What makes Geir Jenssen's brand of spacemusic, techno and environmental ambience special is that beneath the brilliant sound design and chilly surfaces is a humanity that's intimate and sometimes deeply touching in its melancholy.
country of origin:
Ambient techno, environmental
90's - 10's
- Microgravity (1991, Apollo)
- The Fires Of Ork (with Pete Namlook, 1993, Fax)
- Patashnik (1994, Apollo)
- Substrata (1997, Thirsty Ear/All Saints)
- Birmingham Frequencies (with H.I.A, 1999, Headphone)
- Cirque (2000, Touch)
- Departed Glories (2016, Smalltown Supersound)
Reviewed by Mike G
Sometimes ambient music communicates a visceral sense of place, a deep reflection of the environment in which the composer either lives or grew up in.
Much is made of the fact that the home of composer Geir Jenssen aka Biosphere is the barren but beautiful world north of the Arctic Circle, specifically the town of Tromso in Norway. A fair point, too, because this environment has informed much - though not all - of his Biosphere music profoundly. But what makes Jenssen's brand of spacemusic, techno and environmental ambience special is that beneath the brilliant sound design and chilly surfaces is a humanity that's intimate and sometimes deeply touching in its melancholy.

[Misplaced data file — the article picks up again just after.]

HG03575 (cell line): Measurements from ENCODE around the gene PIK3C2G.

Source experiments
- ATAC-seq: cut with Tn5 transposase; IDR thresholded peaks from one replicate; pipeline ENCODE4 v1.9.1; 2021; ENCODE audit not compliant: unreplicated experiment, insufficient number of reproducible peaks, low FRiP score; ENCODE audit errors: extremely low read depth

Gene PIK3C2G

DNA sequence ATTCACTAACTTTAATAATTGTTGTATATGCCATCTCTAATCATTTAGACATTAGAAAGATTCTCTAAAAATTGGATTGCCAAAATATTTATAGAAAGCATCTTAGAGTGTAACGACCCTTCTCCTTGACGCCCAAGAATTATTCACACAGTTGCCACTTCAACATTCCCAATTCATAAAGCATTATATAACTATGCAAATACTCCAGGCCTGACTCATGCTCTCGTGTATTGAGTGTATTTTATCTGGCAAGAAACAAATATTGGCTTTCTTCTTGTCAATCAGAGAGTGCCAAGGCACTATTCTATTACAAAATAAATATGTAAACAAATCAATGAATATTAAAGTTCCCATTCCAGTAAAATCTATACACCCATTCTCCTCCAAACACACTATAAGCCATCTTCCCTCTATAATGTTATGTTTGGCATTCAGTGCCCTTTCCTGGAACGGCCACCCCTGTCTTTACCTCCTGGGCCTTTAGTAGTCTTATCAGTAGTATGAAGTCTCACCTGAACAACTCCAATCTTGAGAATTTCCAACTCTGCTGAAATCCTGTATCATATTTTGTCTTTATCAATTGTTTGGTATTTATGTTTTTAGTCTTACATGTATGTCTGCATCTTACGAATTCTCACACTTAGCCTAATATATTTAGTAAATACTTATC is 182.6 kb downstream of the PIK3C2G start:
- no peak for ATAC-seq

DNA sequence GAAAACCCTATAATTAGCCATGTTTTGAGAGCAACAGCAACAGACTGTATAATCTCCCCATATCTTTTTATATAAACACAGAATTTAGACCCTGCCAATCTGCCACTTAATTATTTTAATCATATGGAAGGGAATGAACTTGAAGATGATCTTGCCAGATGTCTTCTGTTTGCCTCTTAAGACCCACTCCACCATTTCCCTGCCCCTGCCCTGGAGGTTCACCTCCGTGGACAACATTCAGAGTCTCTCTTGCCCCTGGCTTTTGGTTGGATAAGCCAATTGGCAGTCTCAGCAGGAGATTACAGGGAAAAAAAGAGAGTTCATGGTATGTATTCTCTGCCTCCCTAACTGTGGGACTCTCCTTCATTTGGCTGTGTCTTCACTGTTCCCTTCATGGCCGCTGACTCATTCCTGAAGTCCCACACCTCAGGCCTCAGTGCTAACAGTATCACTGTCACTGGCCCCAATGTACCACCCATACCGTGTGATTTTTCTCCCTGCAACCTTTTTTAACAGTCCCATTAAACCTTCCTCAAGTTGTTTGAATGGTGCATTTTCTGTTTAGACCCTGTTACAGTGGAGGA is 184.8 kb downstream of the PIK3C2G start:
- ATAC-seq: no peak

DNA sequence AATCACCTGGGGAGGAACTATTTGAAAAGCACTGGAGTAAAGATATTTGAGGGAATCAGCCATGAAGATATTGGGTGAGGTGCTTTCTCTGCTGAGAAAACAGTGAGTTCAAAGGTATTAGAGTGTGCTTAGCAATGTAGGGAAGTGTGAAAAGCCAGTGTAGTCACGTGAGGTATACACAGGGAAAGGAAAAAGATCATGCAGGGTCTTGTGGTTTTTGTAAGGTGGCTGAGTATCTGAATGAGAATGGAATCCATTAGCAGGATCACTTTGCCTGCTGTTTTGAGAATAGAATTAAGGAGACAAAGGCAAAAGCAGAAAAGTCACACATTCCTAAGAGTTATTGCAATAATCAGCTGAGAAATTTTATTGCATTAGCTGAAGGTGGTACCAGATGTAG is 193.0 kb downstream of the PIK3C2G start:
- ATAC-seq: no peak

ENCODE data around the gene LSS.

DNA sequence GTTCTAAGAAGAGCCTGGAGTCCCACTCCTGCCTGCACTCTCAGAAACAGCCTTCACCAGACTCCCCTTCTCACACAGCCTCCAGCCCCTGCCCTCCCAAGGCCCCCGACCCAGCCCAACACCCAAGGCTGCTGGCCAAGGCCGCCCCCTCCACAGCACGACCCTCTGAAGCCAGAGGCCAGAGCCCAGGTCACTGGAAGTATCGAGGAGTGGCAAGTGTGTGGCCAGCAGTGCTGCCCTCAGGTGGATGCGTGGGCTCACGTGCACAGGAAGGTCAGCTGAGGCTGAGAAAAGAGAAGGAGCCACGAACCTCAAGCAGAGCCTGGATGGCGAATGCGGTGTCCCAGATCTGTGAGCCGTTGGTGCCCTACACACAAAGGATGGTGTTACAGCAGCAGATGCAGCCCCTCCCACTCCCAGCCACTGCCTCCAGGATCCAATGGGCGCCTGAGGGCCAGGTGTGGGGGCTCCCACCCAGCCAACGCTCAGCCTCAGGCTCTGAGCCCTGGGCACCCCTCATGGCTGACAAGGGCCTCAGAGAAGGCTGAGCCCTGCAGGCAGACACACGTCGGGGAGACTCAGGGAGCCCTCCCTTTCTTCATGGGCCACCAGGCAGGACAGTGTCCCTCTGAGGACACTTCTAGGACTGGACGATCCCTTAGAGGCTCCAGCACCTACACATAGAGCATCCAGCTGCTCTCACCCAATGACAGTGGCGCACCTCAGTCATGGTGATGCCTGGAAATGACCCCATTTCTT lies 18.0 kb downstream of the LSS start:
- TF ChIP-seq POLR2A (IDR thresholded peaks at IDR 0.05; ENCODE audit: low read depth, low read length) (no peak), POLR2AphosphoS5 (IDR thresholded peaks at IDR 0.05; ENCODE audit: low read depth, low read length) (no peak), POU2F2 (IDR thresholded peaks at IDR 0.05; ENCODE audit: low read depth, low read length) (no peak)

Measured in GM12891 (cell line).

Jenssen at first played in a local medieval/world music ensemble call Bel Canto in the late 1980's, recording two albums with the group before leaving to strike out on his own in a more techno-influence direction. First he released several beaty acid house/techno recordings under the name Bleep but soon moved away from this uptempo and fairly derivative path. In 1991 came his first recording as Biosphere, a fully-formed ambient debut that announced one of ambient techno's earliest, most talented and distinctive voices.